My stomach had been growling its discontent for some time but now sitting in the car with no radio on and only an uncomfortable silence echoing between Michael and me, the grumbling became more noticeably audible and I placed my hands over it and felt strangely embarrassed by the noise. I wondered if Michael’s tummy rumbled whenever he was hungry for blood.
‘You’re hungry. There’s a petrol station coming up, we can stop and get something if you want?’ Michael said quietly, not taking his eyes off of the road ahead.
‘You don’t mind?’ I asked, surprised he had even thought to consider my hunger.
‘You have to eat, Sarah. Besides the sound of your stomach rumbling is slightly nauseating’
I gripped the handle of the door tighter and suppressed the urge to tell him exactly what I thought of that. I didn’t fancy an argument in such a confined space. Instead, I reached forward and switched on the car stereo. Immediately it flicked to playing the CD already inserted. Take That pumped out of the speakers and I immediately leaned forward and switched it over to the radio. Michael grinned.
‘You don’t like Take That? I would have thought they were your era?’ he said.
‘They were. But I can’t listen to them anymore. Too many memories, not particularly good ones either’
‘Oh, really? I thought they were every young girls dream’
‘The only dreams they conjure up for me involve horses, running and blood’
‘A strange combination indeed’ Michael said thoughtfully ‘in that case, it’s probably better we don’t listen to them’
He reached over and pushed the eject button, wound down the window and threw the CD out onto the road. I imagined it shattering into pieces on the asphalt and gave a small smile. The radio was blasting some Arctic Monkeys and Michael began tapping his fingers in time to the beat on the steering wheel.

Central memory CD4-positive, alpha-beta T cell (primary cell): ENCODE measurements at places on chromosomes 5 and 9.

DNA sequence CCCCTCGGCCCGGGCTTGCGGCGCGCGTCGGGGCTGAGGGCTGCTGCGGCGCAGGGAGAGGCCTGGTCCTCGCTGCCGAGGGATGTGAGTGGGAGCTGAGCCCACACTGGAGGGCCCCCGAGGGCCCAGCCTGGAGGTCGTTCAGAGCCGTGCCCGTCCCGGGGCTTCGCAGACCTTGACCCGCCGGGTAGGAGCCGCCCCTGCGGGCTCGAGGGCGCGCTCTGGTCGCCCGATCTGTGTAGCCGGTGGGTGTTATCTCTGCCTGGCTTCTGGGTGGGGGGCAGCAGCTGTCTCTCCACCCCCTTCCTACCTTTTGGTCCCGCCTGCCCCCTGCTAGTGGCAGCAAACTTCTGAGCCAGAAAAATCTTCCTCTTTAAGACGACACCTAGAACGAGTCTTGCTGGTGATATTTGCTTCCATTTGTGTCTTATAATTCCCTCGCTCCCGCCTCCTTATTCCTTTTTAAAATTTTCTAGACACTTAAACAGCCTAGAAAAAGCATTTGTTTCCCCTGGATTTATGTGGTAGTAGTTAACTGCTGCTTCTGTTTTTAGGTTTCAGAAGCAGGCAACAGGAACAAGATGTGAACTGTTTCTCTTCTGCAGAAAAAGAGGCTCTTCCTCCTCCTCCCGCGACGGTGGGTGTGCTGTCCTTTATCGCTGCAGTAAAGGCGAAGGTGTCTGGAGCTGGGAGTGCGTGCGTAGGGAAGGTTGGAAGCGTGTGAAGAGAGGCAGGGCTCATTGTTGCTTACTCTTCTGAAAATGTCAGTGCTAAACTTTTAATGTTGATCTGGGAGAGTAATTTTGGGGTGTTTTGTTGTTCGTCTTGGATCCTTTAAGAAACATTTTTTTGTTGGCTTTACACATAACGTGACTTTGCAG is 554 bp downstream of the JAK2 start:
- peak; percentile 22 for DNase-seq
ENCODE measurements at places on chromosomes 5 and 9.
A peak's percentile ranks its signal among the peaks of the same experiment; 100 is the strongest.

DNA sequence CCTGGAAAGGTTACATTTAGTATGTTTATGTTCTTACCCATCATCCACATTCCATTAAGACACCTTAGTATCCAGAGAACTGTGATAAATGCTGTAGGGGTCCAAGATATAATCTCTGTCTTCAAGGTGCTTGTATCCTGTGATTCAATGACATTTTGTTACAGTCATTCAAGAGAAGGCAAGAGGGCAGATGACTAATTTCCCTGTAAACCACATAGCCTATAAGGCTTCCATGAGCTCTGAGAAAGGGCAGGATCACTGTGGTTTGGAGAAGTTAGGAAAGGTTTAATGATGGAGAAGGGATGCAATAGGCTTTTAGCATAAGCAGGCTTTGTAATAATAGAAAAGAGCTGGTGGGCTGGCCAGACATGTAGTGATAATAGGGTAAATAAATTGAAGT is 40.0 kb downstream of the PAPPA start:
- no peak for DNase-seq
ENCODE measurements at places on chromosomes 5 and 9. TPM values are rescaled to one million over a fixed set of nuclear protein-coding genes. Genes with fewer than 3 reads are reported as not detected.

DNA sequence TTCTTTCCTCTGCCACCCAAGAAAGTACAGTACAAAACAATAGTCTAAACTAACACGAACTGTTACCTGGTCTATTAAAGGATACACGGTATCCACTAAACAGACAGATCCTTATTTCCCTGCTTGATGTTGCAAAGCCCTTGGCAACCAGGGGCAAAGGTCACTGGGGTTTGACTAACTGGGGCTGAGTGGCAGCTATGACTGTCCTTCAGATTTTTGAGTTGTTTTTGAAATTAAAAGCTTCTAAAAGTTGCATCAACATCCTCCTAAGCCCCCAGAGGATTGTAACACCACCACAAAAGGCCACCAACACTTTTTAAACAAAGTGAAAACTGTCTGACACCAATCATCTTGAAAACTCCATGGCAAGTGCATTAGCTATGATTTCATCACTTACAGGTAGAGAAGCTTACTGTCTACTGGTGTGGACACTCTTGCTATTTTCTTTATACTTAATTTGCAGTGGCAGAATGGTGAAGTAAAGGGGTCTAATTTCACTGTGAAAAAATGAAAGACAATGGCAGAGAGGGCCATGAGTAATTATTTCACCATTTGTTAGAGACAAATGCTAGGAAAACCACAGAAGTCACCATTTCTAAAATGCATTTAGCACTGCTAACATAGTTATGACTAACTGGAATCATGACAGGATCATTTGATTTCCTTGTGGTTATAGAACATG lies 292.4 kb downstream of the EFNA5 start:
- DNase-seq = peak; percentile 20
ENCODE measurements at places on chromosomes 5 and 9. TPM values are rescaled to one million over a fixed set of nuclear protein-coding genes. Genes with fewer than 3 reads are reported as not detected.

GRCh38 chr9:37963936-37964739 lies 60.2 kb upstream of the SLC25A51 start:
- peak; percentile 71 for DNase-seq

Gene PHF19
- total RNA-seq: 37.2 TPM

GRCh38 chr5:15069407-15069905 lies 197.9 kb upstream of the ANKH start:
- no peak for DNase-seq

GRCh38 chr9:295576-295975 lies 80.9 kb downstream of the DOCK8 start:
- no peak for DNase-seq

‘You like modern music?’ I asked, desperate to keep some conversation going.
He snorted a response.
‘What did you expect? That maybe I was into a bit of Vera Lynn?’
‘Well I don’t know what you’re into! You have been around a lot longer than I have. How am I supposed to know what you like? I don’t really know that much about you at all – what music you like; what films, what television programmes?’
‘Is it really that important to know what music or films I like?’
I flushed, more with growing anger than embarrassment.
‘Of course not, I’m just trying to take an interest that’s all!’ I said through gritted teeth ‘I wish I hadn’t bothered now!’
I turned my attention out the window, not really taking in the view as we passed by, simply trying to distract myself from wanting to slap him. I heard him sigh deeply.
‘Okay, if it’s really that important to you, I generally listen to whatever music happens to be around at the time. Elvis, The Beatles, Led Zeppelin. The eighties, in my opinion, was a grim decade musically. I liked the Brit-pop era. I’m not big on Take That, they’re okay if you like that kind of thing but at least they don’t make me think of horses or any other animal for that matter. I don’t watch many films, unless I’m taking someone to the cinema with a view to having them for dinner afterwards and by that I don’t mean taking them to a nice Italian restaurant. I have read somewhere that Di Caprio is very good, as is Depp and Kate Winslet, but I don’t recall ever having seen any of their films. I don’t watch television, mostly because I am never in one place for very long and am glad that I don’t as from what I can see it makes people talk less, grow lazy and get fat. Anything else you want to know?’
He turned and looked at me briefly and by now I was just staring at him, mouth wide open.
‘I can’t think of anything else right now’ I eventually said, still staring at him in amazed irritation.
‘Great. Is this the point when I am meant to ask you what music, films and television you like or shall we end the small talk?’
‘We can stop talking now. That would be totally fine with me’ I said stiffly.
Copyright (c) Lindsey Clarke 2011